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Probiotics - Making Friends with Bacteria

Updated: May 16, 2022

Everyone’s been talking about their gut bacteria lately and about the importance of this colony inhabiting your insides. But how do these microbes get there and are they the same in everyone? Can probiotics really improve my health?

Essentially, your microbiome (aka gut flora) is all the “good” microbes present in your gut that help you break down food and provide immunity. Over 1,000 species of bacteria have been identified in the average human and your body is full of trillions of microbes! Remember, not all bacteria are bad.

So, we need to have a large variety of gut bacteria available to help us digest all different kinds of food. If we only eat certain types of food, such as those with simple sugars, we eventually become over- colonized with those types of bacteria, because they are the most used. The other bacteria that can digest more complex foods are eventually kicked out; bad news for your gut. You are what you eat!

You also build immunity through exposure to bacteria from the environment. They are literally everywhere! They’re in the dirt, water, air, dust, surfaces, your skin, and anywhere you can think of. Despite the scary thought of a world overrun with bacteria, we are becoming “too clean.” Fewer and fewer people are working outdoors. Exposure to different types of bacteria helps train your immune system.

Unfortunately, it is also easy to throw this balance of bacteria out of whack. Also stress, poor diet, and antibiotics all disrupt your gut.

Are Probiotics the answer?

Probiotics are live microorganisms added to foods that offer potential health benefits to the host when consumed in adequate amounts.

They have been shown to improve the health of your gut and assist in digestion. Traditionally, most probiotics have been incorporated into yogurt or dairy products, but more and more applications are being developed, including powders and juices.

Probiotics promote homeostasis between good and bad bacteria, or that they interact with the good bacteria.

Probiotics may contain a variety of microorganisms. The most common are bacteria that belong to groups called Lactobacillus and Bifidobacterium. Other bacteria may also be used as probiotics, and so may yeasts such as Saccharomyces boulardii.

Benefits of taking Probiotics

Having the right gut bacteria has been linked to numerous health benefits, including:

  • weight loss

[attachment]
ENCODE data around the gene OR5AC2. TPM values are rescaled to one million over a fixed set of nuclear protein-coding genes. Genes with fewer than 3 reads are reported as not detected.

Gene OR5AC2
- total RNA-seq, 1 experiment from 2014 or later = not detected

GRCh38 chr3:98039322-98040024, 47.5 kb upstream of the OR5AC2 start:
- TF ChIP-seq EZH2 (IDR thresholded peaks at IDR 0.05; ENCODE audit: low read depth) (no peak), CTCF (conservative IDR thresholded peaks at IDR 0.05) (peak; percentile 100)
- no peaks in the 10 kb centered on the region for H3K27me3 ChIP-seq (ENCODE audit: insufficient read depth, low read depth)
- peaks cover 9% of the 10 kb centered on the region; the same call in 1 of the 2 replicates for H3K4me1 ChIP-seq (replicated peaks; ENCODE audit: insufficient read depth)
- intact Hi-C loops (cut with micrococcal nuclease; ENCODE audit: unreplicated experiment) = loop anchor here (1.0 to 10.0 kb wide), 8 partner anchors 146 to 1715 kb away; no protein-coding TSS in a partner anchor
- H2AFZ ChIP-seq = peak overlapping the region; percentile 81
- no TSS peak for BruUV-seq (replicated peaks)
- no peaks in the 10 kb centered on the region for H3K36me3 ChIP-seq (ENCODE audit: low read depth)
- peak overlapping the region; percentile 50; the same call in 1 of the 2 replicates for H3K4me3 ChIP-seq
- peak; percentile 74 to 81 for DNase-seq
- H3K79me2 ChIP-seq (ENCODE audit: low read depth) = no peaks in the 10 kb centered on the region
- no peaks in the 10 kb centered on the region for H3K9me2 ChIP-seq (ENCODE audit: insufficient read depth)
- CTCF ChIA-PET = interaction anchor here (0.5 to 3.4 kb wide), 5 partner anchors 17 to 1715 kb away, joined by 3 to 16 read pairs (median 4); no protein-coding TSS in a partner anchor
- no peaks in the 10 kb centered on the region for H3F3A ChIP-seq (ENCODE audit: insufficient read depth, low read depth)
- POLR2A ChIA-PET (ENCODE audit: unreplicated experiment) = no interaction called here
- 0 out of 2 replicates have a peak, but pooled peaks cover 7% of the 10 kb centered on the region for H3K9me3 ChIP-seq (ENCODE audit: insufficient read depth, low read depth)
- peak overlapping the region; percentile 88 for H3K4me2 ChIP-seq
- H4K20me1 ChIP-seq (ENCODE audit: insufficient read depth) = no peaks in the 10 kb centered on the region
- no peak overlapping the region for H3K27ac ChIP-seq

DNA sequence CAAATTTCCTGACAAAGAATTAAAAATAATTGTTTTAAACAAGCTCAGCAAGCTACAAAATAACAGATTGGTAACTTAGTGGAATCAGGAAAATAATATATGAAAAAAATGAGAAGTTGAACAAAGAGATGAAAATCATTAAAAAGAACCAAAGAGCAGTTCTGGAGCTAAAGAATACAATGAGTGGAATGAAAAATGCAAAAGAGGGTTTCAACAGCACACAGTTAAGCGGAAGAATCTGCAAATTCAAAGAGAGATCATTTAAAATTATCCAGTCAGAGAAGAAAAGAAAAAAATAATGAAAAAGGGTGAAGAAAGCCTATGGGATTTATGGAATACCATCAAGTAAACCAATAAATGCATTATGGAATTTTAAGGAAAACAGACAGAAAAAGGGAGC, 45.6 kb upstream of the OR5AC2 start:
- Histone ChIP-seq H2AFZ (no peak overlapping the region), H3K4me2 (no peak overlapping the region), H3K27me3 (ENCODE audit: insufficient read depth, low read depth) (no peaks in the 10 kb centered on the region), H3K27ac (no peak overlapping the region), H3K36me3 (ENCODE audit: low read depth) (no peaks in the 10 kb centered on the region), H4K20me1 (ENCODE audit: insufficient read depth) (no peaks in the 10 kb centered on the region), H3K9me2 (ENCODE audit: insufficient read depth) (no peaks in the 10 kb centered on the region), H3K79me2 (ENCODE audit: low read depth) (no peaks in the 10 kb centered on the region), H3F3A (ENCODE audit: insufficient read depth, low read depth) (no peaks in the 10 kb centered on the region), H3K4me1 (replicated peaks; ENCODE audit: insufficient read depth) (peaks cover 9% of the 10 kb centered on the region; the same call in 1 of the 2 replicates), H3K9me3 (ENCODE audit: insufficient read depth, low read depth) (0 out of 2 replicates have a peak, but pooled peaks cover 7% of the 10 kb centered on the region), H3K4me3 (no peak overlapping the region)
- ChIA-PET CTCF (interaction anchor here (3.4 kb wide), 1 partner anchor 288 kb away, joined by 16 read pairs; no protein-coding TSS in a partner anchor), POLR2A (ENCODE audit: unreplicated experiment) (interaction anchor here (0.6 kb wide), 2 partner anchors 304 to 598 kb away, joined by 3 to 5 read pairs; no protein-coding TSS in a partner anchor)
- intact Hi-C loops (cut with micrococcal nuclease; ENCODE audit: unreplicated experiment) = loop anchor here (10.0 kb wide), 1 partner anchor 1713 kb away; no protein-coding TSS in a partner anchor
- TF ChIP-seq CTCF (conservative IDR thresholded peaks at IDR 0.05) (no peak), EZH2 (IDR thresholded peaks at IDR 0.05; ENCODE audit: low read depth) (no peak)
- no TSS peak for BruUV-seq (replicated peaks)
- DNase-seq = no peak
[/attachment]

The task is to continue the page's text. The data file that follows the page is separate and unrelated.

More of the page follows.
• improved digestion

  • enhanced immune function

  • healthier skin

  • reduced risk of some diseases

When people take antibiotics, especially for long periods of time, they often experience diarrhea — even long after the infection has been eradicated. This is because the antibiotics kill many of the natural bacteria in your gut, which shifts the gut balance and allows harmful bacteria to thrive. Probiotics may also help combat irritable bowel syndrome (IBS), a common digestive disorder, reducing gas, bloating, constipation, diarrhea, and other symptoms.

Research shows a connection between gut microbes and obesity in both infants and adults. It also shows that microbial changes in the gut are a factor in developing obesity as an adult. The success of a diet may depend on both the type of food you put into your mouth and the type of bacteria that live inside your gut.

Can I get probiotics from food?

You can absolutely increase beneficial microbes in your body from the foods you eat. Certain foods have probiotics (good bacteria) in them and can benefit the health of your microbiome.

These foods can be introduced into your diet at any point of the day. You may even be regularly eating them now and not realize that they contain probiotics. You will want to check the food label for “live and active cultures.”

Here are a few suggestions for just some of the probiotic-rich foods you can add to your diet.

They include yogurt, buttermilk, sourdough bread, cottage cheese, kombucha, tempeh, fermented pickles, fermented sauerkraut, kimchi, miso soup.

Probiotic supplements

There are several ways you can take a probiotic supplement. They come in a variety of forms, including in:

  • Foods.

  • Drinks.

  • Capsules or pills.

  • Powders.

  • Liquids.

Probiotic supplements may be combined with a prebiotic. Prebiotics are complex carbohydrates that feed the microorganisms in your gut. Basically, prebiotics are the “food source” for the good bacteria. They help feed the good bacteria and keep it healthy. Prebiotics include inulin, pectin and resistant starches. When you have a supplement that combines a probiotic and prebiotic, it’s called a synbiotic.

It’s also important to keep in mind that unlike medications, dietary supplements do not need to be approved by the FDA. This means that manufacturers can sell supplements simply with “claims” of safety and effectiveness.

Bottom Line

Maintaining a healthy gut is about more than taking a probiotic supplement.

Day-to-day diet and exercise are just as important, as many lifestyle factors affect your gut bacteria. However, probiotic supplements may offer a wide range of benefits with few side effects. As such, if you’re interested in improving your gut health, they are worth a try.

About the authors

Madur & Anitha Jagannath are certified Nutrition Consultants, in addition to their professions in technology and human resources. When Madur started feeling lethargic and slowing down, he started exercising regularly, became conscious of healthy eating habits and nutrition. He is an avid runner and does half-marathons often. At Voyage to Wellness, they attribute our reputation to the lasting customer relationships they have developed throughout the years. They believe in health & wellness and being fit, at all stages of people's lives.

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